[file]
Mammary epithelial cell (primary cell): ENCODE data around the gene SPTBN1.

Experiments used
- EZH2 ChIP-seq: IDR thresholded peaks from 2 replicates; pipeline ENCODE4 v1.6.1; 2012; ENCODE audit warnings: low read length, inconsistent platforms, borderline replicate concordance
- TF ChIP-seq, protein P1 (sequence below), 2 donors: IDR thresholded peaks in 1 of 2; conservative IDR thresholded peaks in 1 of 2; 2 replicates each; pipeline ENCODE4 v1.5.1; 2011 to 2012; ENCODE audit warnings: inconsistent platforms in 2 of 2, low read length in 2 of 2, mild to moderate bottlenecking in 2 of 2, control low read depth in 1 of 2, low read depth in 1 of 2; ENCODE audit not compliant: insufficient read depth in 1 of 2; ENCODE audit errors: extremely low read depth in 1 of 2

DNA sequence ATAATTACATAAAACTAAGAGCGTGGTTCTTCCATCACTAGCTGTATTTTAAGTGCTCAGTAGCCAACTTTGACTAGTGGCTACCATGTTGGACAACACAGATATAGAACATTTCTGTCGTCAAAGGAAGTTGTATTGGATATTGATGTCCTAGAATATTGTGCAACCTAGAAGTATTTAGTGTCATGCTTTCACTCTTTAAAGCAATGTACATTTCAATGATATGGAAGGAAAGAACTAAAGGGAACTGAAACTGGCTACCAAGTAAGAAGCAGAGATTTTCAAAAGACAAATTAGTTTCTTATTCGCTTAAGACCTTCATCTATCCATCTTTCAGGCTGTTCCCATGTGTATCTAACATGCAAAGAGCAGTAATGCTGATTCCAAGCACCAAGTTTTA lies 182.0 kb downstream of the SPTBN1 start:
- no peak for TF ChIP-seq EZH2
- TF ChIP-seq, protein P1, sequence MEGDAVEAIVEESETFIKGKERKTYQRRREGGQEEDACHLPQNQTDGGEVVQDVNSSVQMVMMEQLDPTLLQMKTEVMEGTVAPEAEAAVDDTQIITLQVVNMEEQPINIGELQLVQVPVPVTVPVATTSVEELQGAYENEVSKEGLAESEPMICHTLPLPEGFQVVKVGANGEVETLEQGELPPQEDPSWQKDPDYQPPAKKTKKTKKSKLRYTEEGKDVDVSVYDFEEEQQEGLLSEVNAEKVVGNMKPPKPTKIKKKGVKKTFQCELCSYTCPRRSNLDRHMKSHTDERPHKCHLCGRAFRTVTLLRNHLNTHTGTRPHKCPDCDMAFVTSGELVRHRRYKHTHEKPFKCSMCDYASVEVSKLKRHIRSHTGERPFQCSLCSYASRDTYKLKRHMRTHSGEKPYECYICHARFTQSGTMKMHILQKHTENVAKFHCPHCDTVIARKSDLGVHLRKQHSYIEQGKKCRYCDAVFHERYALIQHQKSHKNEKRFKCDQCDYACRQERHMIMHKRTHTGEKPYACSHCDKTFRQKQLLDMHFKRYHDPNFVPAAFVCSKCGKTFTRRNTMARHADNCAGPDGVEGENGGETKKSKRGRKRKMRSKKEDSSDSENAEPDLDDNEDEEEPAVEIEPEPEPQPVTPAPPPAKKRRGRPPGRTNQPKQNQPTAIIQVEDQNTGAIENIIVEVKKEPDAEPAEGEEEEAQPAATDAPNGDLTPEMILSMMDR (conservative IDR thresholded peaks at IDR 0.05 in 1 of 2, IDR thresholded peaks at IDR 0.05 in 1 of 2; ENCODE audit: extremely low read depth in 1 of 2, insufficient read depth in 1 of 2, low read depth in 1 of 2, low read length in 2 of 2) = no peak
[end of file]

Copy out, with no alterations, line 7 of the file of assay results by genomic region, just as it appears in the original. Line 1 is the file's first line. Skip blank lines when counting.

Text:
- TF ChIP-seq, protein P1, sequence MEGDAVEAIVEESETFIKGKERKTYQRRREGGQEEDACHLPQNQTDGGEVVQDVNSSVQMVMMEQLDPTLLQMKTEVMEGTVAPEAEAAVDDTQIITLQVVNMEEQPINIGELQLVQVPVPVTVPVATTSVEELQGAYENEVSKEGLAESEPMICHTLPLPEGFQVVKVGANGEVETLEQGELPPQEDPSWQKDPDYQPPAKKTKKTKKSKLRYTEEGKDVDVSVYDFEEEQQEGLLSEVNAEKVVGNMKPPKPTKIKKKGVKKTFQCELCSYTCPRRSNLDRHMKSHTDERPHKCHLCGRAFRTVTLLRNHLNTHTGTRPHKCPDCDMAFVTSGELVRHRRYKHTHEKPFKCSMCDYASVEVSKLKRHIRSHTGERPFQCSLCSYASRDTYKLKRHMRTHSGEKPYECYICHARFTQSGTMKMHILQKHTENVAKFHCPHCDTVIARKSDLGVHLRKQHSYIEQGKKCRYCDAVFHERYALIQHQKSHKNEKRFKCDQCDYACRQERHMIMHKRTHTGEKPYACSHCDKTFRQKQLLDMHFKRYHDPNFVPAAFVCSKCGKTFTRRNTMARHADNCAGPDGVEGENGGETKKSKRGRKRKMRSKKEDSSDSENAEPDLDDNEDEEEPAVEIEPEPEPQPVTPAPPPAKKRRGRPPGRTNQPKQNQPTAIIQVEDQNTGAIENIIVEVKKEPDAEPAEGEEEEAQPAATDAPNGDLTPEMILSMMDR (conservative IDR thresholded peaks at IDR 0.05 in 1 of 2, IDR thresholded peaks at IDR 0.05 in 1 of 2; ENCODE audit: extremely low read depth in 1 of 2, insufficient read depth in 1 of 2, low read depth in 1 of 2, low read length in 2 of 2) = no peak